Dannemeyer's letter only serves to further illustrate his homophobia and ignorant prejudice of homosexuals. Homosexuality is not a "choice" anymore than is heterosexuality. Homosexual men and women cannot be equated to chemically dependent or criminally inclined people. Homosexuality is not a symptom of a disease nor is it a perversion in any clinical sense. Homosexual men and women are not out to make converts or to advance the decline of Western civilization. Homosexuality is not an "adverse" life style or one that denies the validity of any other human sexual expression.
SCIENCE
August 6, 2012 | By Thomas H. Maugh II, Los Angeles Times
Poets say that the eyes are the windows to the soul. Researchers are finding that they are also windows to our sexual identity. The dilation of pupils in response to erotic stimuli may be the most accurate objective measure of an individual's sexuality, researchers reported Monday. The findings confirm a long-held belief among sexual researchers that has apparently not been studied in any depth before. The results provide new insight into the evolutionary development of human sexual responses, suggesting that women may have evolved a more responsive sexuality to help them cope with forced copulation.
NEWS
August 23, 2011 | By Eryn Brown, Los Angeles Times / for the Booster Shots blog
Earlier this summer, scientists at Northwestern University found that bisexual men exist.   Duh! Or would that be: Duh? As the Los Angeles Times reported in this recent examination of "duh science," some research seems so painfully obvious it makes you wonder why scientists even bothered to go through with it.  (In this case, even one of the Northwestern scientists admitted to the New York Times that the research might make...
HEALTH
September 15, 2008 | Regina Nuzzo, Special to The Times
In the pursuit of happily-ever-after, the odds seem to be stacked against us. Men and women reap huge benefits when they stick around with a good partner -- staying happier and healthier, living longer and passing along more genes. But the sticking-around part is a challenge. We don't get long-term relationship payoffs right away. And until then -- between the once-upon-a-time and the happily-ever-after -- plenty of temptations can beckon. Not that it's wrong to shop around before settling down.
SCIENCE
June 17, 2008 | Denise Gellene, Times Staff Writer
The brains of gay men resemble those of straight women, according to research published today that provides more evidence of the role of biology in sexual orientation. Using brain-scanning equipment, researchers said they discovered similarities in the brain circuits that deal with language, perhaps explaining why homosexual men tend to outperform straight men on verbal skills tests -- as do heterosexual women.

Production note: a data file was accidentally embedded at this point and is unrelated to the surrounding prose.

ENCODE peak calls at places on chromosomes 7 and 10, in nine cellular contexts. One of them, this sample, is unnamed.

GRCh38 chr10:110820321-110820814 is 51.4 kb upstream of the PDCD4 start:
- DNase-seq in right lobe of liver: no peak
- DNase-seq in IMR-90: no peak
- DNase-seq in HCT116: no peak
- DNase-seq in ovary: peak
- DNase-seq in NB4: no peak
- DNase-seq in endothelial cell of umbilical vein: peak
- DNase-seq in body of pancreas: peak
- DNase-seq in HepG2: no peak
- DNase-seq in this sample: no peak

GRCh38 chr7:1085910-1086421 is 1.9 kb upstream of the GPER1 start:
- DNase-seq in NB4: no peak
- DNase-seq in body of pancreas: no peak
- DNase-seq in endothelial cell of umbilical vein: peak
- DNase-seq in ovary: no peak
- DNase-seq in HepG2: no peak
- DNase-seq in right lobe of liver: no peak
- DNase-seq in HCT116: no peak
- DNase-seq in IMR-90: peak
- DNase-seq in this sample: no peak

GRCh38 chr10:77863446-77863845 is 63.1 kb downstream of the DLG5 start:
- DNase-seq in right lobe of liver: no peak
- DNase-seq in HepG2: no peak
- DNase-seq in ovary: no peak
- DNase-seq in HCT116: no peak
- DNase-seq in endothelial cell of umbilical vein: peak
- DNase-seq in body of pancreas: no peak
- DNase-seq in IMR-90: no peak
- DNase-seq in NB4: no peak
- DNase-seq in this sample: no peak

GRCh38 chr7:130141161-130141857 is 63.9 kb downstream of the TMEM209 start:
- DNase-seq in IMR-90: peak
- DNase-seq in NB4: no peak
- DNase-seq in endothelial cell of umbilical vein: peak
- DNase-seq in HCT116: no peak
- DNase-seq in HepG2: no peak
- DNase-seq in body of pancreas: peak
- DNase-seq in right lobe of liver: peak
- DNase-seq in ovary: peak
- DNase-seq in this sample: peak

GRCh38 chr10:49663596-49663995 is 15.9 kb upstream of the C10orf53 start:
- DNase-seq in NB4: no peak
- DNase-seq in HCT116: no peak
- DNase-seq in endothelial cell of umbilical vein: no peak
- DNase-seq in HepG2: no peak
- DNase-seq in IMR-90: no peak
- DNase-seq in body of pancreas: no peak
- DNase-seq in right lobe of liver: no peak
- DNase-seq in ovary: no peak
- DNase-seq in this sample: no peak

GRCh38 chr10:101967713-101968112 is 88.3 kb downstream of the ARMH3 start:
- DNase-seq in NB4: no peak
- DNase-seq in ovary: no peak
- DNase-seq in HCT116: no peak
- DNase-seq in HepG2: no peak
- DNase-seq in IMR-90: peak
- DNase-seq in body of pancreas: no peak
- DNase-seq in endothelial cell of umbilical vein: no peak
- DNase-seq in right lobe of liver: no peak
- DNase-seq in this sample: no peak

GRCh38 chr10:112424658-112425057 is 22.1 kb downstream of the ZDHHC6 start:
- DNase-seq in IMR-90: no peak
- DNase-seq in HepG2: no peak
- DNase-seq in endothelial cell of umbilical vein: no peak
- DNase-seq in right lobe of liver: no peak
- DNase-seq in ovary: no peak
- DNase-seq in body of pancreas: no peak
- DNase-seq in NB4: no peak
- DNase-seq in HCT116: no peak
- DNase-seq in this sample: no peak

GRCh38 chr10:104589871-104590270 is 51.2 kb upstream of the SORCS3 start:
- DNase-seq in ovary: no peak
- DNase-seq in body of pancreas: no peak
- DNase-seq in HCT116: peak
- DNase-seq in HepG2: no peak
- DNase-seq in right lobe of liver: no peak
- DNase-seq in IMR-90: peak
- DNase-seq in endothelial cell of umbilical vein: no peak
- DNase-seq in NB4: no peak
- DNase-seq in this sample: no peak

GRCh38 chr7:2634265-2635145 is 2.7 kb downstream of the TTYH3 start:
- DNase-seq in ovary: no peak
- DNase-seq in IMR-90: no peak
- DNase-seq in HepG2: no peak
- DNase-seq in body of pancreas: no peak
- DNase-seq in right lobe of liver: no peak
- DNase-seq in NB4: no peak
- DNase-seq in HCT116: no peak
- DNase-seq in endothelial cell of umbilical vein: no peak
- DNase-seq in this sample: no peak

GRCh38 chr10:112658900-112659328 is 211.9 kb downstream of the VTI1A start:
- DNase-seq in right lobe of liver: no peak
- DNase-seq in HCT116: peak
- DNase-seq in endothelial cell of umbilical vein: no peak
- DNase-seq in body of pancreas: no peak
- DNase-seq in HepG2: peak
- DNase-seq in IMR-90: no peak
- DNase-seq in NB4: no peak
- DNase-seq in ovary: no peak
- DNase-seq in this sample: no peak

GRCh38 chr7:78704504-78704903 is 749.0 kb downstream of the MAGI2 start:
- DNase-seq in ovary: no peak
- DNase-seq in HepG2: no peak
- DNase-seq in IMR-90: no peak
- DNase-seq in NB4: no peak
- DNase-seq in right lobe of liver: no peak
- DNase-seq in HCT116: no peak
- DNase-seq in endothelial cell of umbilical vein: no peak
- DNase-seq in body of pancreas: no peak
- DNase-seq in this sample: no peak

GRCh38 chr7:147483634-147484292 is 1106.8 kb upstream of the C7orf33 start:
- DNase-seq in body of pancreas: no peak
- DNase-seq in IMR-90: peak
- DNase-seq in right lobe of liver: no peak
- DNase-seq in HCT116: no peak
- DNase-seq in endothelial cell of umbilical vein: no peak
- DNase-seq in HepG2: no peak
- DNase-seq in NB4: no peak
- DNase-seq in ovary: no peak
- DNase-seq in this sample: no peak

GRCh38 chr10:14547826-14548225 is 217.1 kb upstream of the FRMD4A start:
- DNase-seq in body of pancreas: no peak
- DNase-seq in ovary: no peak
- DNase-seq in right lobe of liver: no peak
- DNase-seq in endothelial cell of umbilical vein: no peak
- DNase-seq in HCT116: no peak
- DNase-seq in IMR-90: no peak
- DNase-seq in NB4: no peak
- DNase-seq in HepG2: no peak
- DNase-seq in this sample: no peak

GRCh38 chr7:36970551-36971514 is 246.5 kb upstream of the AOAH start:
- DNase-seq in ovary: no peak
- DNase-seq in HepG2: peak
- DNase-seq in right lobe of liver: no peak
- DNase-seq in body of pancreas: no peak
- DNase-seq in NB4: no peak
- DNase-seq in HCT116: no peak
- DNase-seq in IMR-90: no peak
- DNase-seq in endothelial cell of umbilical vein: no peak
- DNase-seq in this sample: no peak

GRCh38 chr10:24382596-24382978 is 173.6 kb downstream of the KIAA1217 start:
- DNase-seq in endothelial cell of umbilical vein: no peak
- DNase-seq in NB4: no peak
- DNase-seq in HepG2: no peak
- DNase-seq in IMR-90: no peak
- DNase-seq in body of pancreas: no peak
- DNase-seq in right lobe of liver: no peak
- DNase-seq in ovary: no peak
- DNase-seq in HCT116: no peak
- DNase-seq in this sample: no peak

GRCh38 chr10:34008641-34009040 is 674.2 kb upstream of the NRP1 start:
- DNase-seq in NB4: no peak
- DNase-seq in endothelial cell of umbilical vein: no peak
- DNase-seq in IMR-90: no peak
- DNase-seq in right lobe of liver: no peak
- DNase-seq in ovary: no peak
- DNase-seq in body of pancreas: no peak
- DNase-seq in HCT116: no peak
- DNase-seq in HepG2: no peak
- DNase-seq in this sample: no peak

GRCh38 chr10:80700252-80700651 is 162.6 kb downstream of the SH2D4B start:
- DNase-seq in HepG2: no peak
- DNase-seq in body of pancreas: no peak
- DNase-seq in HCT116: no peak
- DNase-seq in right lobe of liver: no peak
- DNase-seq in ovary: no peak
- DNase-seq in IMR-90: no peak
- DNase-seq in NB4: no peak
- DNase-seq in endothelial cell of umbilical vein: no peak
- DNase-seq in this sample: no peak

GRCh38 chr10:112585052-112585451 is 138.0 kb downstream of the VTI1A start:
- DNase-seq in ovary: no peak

NATIONAL
May 10, 2005 | From Newsday
There are odors that drive a person's sexual response, and scientists have found that homosexual men differ from heterosexual men in the way they respond to such smells. Their brain activity more closely resembles the responses observed in women, new research has shown.
ENTERTAINMENT
October 30, 1999
Whether Jeff Chandler was a cross-dresser or not is nobody's business ("Esther Williams Is All Wet, Say Friends of the Late Jeff Chandler," by Glenn Lovell, Oct. 27). Who cares? What is shocking is that Esther Williams has come up with the trashiest book of the decade. And, I might add, the most boring. Her apparent infatuation with male genitalia is mind-boggling. And her incessant whining about the way men treat her is a yawn. (And why did she put up with it?) I struggled through the book and tossed it. I'm sure she's making a fortune off it, which is the point.
ENTERTAINMENT
July 15, 1996 | SARA SCRIBNER
When Tribe 8's singer Lynn Breedlove revved up a chain saw before her band's show at Spaceland on Friday, the audience knew they were in for something different. That was just the beginning. During the show, Breedlove removed her shirt to reveal nipple rings and an anarchy symbol scrawled across her belly. Then she displayed a dildo. "What do you think this is, 'Geraldo' or 'Oprah'?" she asked. Hardly.
ENTERTAINMENT
September 29, 1997 | DAVID LINK, David Link is an attorney and writer who lives in Sacramento. He is author of several essays included in "Beyond Queer: Challenging Gay Left Orthodoxy" (Free Press)
Should gay men embrace stereotypes about themselves? According to some gay writers and activists, the answer is yes. The new movie "In & Out," ("Chance Remark Fuels Satirical 'In & Out,' " Calendar, Sept. 19) embraces what might appear to be fairly benign stereotypes about homosexuality.
CALIFORNIA | LOCAL
November 8, 1997
A provocative study claims many men belong to predominantly feminist, goddess-worshiping witches' covens because they like shedding the image of a take-charge male and because they also enjoy "more spiritual" sex with women they meet in them. "Witches believe that sex is natural, good--and in certain cases, holy," said KellieRymes of Northridge, a USC student who will describe her research today at a meeting in San Diego of the Society for the Scientific Study of Religion.
ENTERTAINMENT
September 29, 1997 | DAVID LINK, David Link is an attorney and writer who lives in Sacramento. He is author of several essays included in "Beyond Queer: Challenging Gay Left Orthodoxy" (Free Press)
Should gay men embrace stereotypes about themselves? According to some gay writers and activists, the answer is yes. The new movie "In & Out," ("Chance Remark Fuels Satirical 'In & Out,' " Calendar, Sept. 19) embraces what might appear to be fairly benign stereotypes about homosexuality.